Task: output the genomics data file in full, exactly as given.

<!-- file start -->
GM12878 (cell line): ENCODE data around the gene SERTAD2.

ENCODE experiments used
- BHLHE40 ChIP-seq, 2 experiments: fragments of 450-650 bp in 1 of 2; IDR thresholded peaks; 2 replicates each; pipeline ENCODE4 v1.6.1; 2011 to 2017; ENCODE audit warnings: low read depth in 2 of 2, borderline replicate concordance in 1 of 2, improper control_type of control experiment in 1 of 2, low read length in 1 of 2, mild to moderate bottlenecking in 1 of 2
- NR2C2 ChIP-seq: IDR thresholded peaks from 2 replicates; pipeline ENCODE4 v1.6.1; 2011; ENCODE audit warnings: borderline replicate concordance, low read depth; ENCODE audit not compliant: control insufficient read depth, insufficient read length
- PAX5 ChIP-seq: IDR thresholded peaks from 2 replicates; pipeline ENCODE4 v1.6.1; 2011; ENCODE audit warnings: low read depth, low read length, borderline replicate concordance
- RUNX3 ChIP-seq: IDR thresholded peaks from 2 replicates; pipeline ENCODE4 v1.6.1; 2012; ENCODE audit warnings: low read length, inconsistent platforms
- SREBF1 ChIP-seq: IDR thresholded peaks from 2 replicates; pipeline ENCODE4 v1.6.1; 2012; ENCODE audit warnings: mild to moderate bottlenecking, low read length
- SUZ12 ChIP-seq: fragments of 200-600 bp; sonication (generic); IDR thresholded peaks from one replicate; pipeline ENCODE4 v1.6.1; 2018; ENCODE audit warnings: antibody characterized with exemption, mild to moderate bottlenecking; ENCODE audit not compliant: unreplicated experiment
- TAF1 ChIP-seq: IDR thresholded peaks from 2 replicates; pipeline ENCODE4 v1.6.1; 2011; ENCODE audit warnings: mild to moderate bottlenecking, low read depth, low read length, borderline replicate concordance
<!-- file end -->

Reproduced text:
GM12878 (cell line): ENCODE data around the gene SERTAD2.

ENCODE experiments used
- BHLHE40 ChIP-seq, 2 experiments: fragments of 450-650 bp in 1 of 2; IDR thresholded peaks; 2 replicates each; pipeline ENCODE4 v1.6.1; 2011 to 2017; ENCODE audit warnings: low read depth in 2 of 2, borderline replicate concordance in 1 of 2, improper control_type of control experiment in 1 of 2, low read length in 1 of 2, mild to moderate bottlenecking in 1 of 2
- NR2C2 ChIP-seq: IDR thresholded peaks from 2 replicates; pipeline ENCODE4 v1.6.1; 2011; ENCODE audit warnings: borderline replicate concordance, low read depth; ENCODE audit not compliant: control insufficient read depth, insufficient read length
- PAX5 ChIP-seq: IDR thresholded peaks from 2 replicates; pipeline ENCODE4 v1.6.1; 2011; ENCODE audit warnings: low read depth, low read length, borderline replicate concordance
- RUNX3 ChIP-seq: IDR thresholded peaks from 2 replicates; pipeline ENCODE4 v1.6.1; 2012; ENCODE audit warnings: low read length, inconsistent platforms
- SREBF1 ChIP-seq: IDR thresholded peaks from 2 replicates; pipeline ENCODE4 v1.6.1; 2012; ENCODE audit warnings: mild to moderate bottlenecking, low read length
- SUZ12 ChIP-seq: fragments of 200-600 bp; sonication (generic); IDR thresholded peaks from one replicate; pipeline ENCODE4 v1.6.1; 2018; ENCODE audit warnings: antibody characterized with exemption, mild to moderate bottlenecking; ENCODE audit not compliant: unreplicated experiment
- TAF1 ChIP-seq: IDR thresholded peaks from 2 replicates; pipeline ENCODE4 v1.6.1; 2011; ENCODE audit warnings: mild to moderate bottlenecking, low read depth, low read length, borderline replicate concordance